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Thread: Cri and kelvin

  1. #1

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    Hi I went to Homedepot today (Canada), and I was planning to buy some fluorcent bulb. But the problem is, none of the bulbs said anything about CRI nor Kelvin rating. It shows only the lumens and watt !

    My question is, how can I find CRI and Kelvin rating? Is there a calculation to get them ??

    I saw only Phillips brand ! [img]http://www.**********.com/iB_html/non-cgi/emoticons/new/smile_k_ani_32.gif[/img]

  2. #2

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    Kelvin is heat. Kelvin is 173+C (degree of celcius currently). I am not sure how to convert watts to heat. But a watt is a unit of work. So if it does __ watts in light work there must be aforumla for how many watts in heat work it does but I am not sure.

  3. #3

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    I believe he is talking about color temperature in Kelvin. From what I have learned, bulbs in the range of 5500K-6500K generally work best for plants.

    Home Depot usually only labels bulbs as warm white (the worst, I think around 2700K), cool white, and daylight. You want to try and use cool white or daylight when possible, since they are closer to 5500-6500K.

    What kind of bulbs are you looking for? Tubes or compact fluorescents? Often one manufacturer will report the color temp while others will not. It seems like Philips usually provides this information on their smaller tubes that are individually packaged.

    If you are interested in compact fluorescents, check out this thread:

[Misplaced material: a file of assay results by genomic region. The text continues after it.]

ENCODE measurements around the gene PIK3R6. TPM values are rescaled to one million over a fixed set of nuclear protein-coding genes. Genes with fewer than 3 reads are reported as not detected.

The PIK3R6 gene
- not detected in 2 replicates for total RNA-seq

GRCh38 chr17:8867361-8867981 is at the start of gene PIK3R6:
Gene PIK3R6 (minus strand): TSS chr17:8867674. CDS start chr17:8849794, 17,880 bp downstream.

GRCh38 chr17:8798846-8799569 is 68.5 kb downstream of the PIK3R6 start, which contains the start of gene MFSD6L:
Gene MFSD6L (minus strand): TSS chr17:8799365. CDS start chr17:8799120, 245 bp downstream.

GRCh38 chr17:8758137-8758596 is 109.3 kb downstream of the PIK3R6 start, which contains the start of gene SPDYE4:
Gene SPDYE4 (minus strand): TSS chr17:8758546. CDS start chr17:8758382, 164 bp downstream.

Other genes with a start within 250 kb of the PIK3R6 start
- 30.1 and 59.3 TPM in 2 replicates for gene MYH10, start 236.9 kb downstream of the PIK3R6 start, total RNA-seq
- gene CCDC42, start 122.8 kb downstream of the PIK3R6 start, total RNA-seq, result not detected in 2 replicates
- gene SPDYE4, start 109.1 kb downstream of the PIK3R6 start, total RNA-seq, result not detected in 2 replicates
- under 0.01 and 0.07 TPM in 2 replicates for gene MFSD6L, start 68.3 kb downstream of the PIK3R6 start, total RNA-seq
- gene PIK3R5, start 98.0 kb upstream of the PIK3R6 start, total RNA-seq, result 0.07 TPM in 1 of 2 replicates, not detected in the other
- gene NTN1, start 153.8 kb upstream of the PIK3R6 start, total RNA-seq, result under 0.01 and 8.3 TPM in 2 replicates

http://www.**********.com/cgi-bin....t=17820

  4. #4

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    I am looking for compact fluorescents. So you suggest to get cool white or daylight. How'bout the watt and lumen ?

    I'm wondering which brand and model u guys are using .. [img]http://www.**********.com/iB_html/non-cgi/emoticons/new/smile_h_32.gif[/img]

  5. #5

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    I see. I don't use growlisghts but I do have a few that were labeled "plant lights" that I will use eventually.

  6. #6

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    If you want a bulb from Home Depot, I would recommend a Fluorex. This light is 6500K and takes 65 watts with about 5000 lumen output. However, it does require a special fixture; the bulb will not fit in a normal socket. The fixture and bulb together cost $40 where I live, but I have seen others find it as low as $20-$30. Look in the outdoor lighting section, it is marketed as a flood light. I have had great success with this light.

    If you require a bulb that fits in a normal socket, Home Depot has 17 watt daylight bulbs that put out about 1100 lumens, and 42 watt "warm white" bulbs which put out about 2600 lumens but at a bad color spectrum. If you want a high output bulb that fits in a standard socket, go to the link I posted previously.

    -Ben

  7. #7

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    Quote Originally Posted by [b
    Quote[/b] (Treaqum @ May 13 2005,7:04)]Kelvin is heat. Kelvin is 173+C (degree of celcius currently). I am not sure how to convert watts to heat. But a watt is a unit of work. So if it does __ watts in light work there must be aforumla for how many watts in heat work it does but I am not sure.
    Actually, if you don't mind me correcting you (I'm a physicist):

    Kelvin is temperature: deg K = 273.15 + deg C

    A watt is a unit of power, not work; it is a joule/sec. You can use google to convert joules to BTU, or calories, or whatnot.

    The power rating of a fluorescent lamp is not directly convertible to the lumen output; although that depends on power, it also depends on the construction of the lamp.
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